Evaluation of nematophagous fungal mycelial growth and interactions with bovine gastrointestinal parasitic nematodes

Authors: Isabela C. Oliveira, Ítalo S. Vieira, Samuel G. Freitas, Artur K. Campos, Adolfo Paz-Silva, Cristiana F. C. Monteiro, Pedro M. de Gives and Jackson V. de Araújo

Ger. J. Vet. Res 2022. vol. 2, Iss. 2 pp:39-45
Doi: https://doi.org/10.51585/gjvr.2022.2.0035


Previous research has shown an increased action on helminth biological control by fungal combinations. This study characterized the temperature and pH conditions necessary for better mycelial growth of Monacrosporium sinense (SF53) and Pochonia chlamydosporia (VC4). In addition, electron and optical microscopy showed the fungal structures that benefit from their use in the biological control of nematodes and interactions with infective larvae of helminths. Nematode larvae held by P. chlamydosporia mycelium confirm its ability to prey upon larvae stages, despite being classified in the “ovicidal” group. P. chlamydosporia showed the highest growth rate in water agar medium at 20°C, whereas M. sinense showed numerically better growth at 30°C. Fungi did not grow at 35 or 40°C. Surprisingly, the mycelial growth of both isolates was inhibited by temperatures above 35°C for 6 days and resumed when temperatures were reduced to 25°C. The pH observation was important to show that the pH variations in the gastrointestinal tract of bovines will not be harmful to fungi since offering oral formulations to the animals is the most practical way of dispersing fungi in the fecal pats. In-vitro studies facilitate the exploration of biological control agents. The use of nematophagous fungi is a viable solution in the control of gastrointestinal nematodes and needs to be further improved.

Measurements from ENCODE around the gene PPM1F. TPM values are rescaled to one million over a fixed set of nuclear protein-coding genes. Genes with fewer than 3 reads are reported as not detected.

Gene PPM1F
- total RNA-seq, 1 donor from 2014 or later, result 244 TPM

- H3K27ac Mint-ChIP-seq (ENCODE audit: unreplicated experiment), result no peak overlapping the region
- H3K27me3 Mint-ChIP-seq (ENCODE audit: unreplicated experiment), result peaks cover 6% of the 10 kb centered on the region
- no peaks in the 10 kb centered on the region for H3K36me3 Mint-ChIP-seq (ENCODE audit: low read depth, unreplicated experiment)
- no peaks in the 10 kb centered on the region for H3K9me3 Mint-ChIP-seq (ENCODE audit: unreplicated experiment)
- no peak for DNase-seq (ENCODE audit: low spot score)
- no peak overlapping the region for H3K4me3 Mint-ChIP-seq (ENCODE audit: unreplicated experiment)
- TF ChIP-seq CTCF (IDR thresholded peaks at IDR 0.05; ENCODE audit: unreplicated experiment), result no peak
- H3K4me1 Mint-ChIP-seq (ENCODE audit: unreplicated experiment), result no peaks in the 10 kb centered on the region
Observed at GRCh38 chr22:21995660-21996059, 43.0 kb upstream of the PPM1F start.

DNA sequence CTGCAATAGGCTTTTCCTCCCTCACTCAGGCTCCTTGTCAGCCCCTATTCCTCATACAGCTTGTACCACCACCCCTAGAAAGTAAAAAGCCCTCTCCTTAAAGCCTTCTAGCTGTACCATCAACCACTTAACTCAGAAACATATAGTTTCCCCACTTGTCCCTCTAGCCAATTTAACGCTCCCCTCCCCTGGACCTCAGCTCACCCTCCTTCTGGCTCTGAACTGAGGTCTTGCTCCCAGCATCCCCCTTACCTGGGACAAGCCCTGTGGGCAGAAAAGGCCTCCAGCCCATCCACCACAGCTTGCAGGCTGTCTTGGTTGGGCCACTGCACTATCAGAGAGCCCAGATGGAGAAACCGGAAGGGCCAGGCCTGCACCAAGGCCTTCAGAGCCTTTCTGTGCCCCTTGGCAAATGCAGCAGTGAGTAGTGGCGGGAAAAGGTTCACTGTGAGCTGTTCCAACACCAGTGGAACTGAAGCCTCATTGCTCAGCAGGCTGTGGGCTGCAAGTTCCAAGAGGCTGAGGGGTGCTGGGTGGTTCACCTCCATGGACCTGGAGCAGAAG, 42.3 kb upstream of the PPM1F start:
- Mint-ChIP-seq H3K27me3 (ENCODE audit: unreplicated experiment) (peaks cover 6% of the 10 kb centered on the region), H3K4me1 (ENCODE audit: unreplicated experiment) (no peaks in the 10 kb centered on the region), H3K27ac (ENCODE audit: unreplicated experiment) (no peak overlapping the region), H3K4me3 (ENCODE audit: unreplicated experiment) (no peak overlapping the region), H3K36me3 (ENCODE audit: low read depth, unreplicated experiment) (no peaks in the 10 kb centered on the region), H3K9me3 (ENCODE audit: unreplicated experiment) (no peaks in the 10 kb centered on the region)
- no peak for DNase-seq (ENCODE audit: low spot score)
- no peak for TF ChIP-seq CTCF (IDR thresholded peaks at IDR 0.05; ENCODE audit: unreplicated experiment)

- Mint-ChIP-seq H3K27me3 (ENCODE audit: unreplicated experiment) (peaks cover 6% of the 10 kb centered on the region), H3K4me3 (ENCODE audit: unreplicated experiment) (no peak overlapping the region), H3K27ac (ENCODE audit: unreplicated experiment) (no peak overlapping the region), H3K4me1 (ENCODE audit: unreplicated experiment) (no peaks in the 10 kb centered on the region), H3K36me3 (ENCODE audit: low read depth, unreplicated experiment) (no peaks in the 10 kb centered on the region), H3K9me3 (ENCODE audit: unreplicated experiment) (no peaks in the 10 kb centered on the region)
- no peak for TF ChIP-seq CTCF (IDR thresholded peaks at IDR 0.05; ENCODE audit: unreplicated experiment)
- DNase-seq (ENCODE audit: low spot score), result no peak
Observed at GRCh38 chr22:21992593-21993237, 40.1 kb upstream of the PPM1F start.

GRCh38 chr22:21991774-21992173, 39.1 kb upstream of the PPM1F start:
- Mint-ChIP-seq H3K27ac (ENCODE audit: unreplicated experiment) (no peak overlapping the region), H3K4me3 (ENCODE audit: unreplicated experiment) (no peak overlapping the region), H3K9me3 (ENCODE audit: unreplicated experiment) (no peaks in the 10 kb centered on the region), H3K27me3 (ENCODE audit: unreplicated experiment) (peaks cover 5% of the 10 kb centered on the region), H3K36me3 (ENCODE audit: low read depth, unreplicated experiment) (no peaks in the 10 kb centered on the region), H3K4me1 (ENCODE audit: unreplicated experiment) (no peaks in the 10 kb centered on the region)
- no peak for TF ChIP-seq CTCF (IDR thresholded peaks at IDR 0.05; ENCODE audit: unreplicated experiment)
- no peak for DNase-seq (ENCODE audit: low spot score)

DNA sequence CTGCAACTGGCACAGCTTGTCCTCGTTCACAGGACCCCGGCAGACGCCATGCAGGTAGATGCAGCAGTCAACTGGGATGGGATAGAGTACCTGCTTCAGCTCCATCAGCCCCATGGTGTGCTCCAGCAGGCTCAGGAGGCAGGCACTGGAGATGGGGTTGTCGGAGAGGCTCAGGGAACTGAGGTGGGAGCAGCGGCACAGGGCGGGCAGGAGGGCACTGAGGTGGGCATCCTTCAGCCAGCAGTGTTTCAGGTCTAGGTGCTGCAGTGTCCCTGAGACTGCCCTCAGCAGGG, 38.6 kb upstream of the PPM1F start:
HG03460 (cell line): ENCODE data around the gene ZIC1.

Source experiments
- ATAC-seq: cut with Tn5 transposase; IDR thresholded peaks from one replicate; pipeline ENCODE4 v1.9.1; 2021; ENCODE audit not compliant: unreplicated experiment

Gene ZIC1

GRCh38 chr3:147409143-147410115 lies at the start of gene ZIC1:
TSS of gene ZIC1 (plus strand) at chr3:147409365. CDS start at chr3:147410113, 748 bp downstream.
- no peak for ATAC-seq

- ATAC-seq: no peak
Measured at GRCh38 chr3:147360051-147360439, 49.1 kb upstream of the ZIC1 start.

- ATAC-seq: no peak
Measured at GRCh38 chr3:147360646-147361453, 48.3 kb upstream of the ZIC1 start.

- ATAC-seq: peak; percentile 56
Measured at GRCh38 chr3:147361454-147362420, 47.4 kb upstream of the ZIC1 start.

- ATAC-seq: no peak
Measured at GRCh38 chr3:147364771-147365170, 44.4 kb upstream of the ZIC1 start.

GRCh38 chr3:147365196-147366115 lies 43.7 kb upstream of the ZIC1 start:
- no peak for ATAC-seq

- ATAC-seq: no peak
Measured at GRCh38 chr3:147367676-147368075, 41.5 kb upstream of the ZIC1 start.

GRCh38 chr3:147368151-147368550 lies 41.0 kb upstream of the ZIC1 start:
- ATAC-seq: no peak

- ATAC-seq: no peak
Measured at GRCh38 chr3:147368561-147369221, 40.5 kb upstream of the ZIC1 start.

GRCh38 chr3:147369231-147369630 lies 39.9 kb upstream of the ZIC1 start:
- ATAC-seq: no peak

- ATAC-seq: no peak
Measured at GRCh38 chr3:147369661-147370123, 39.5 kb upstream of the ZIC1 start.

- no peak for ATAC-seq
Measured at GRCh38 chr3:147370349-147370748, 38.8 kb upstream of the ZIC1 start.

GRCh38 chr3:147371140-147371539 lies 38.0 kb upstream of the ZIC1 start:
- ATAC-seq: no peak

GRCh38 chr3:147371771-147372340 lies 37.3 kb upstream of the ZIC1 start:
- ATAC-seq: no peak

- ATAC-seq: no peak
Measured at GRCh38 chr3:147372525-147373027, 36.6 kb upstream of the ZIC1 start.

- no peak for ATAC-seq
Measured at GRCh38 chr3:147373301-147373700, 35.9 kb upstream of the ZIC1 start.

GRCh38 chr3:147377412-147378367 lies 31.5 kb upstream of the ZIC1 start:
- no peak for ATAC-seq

Biological control, Environmental conditions, Helminths, Monacrosporium sinense, Pochonia chlamydosporia, Predation


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